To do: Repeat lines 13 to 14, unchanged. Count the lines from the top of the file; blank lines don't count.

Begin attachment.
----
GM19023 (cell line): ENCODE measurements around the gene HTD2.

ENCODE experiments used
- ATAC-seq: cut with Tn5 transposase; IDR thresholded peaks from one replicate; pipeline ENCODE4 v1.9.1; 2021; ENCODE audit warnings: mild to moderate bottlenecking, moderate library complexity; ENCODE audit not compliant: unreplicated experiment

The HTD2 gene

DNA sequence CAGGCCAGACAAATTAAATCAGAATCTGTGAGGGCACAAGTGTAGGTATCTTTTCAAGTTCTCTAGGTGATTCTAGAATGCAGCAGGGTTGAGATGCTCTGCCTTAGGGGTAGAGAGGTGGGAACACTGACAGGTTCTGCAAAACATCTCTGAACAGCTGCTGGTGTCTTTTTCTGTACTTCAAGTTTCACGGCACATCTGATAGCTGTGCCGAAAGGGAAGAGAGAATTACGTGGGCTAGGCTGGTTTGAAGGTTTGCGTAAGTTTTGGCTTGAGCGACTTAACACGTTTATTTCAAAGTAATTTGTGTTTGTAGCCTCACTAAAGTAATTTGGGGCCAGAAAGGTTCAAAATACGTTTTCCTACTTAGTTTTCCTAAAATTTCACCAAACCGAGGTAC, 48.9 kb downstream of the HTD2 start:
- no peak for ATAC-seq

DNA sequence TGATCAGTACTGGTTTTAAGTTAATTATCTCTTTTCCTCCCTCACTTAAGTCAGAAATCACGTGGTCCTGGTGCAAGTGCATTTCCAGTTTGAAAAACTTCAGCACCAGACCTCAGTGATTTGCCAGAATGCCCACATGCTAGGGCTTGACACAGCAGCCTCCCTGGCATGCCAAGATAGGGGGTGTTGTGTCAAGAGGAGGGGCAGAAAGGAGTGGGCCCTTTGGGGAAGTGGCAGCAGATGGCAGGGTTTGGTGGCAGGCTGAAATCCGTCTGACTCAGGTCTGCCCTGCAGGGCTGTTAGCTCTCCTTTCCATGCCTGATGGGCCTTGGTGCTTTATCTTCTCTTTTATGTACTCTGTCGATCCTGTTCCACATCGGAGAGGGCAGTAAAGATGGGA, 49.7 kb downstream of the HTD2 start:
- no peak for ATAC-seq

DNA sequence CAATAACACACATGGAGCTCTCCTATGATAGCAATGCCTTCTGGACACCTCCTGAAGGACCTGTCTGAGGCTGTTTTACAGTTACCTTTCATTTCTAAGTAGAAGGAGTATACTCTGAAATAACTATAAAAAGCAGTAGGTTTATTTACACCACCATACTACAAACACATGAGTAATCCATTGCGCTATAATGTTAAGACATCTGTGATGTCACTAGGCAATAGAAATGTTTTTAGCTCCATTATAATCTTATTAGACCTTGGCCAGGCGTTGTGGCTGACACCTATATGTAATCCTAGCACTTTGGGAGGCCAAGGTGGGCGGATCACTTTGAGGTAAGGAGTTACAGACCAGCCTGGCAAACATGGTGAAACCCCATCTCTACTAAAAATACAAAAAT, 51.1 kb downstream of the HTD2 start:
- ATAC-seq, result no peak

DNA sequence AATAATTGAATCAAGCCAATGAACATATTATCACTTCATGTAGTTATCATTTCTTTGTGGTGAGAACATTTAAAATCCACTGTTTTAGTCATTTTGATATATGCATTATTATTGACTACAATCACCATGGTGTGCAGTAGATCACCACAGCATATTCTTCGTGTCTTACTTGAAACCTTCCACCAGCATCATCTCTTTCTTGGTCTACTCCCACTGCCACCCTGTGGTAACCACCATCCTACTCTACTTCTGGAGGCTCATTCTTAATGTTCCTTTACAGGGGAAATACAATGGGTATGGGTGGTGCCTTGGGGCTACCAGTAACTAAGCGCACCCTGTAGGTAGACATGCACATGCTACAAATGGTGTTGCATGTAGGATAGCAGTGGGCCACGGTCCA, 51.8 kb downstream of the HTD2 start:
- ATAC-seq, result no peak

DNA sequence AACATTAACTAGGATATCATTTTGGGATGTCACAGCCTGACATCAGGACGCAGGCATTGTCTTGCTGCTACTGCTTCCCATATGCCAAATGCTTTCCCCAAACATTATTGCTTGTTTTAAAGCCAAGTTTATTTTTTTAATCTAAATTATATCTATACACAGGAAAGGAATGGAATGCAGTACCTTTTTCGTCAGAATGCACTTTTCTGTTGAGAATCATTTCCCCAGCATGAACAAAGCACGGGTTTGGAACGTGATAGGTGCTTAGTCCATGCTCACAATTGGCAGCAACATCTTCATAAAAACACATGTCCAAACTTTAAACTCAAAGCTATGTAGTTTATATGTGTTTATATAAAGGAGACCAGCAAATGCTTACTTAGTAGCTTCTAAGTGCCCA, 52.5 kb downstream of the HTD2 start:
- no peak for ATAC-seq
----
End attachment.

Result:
DNA sequence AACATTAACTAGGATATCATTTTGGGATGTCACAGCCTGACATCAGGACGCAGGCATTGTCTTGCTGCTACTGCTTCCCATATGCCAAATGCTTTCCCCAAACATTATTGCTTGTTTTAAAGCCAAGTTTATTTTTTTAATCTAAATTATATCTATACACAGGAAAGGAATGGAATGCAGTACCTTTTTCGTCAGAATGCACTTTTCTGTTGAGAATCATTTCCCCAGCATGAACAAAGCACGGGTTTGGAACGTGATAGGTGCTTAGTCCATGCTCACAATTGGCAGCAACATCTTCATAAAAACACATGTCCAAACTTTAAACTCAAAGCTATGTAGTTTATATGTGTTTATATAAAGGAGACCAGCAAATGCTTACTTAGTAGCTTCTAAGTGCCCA, 52.5 kb downstream of the HTD2 start:
- no peak for ATAC-seq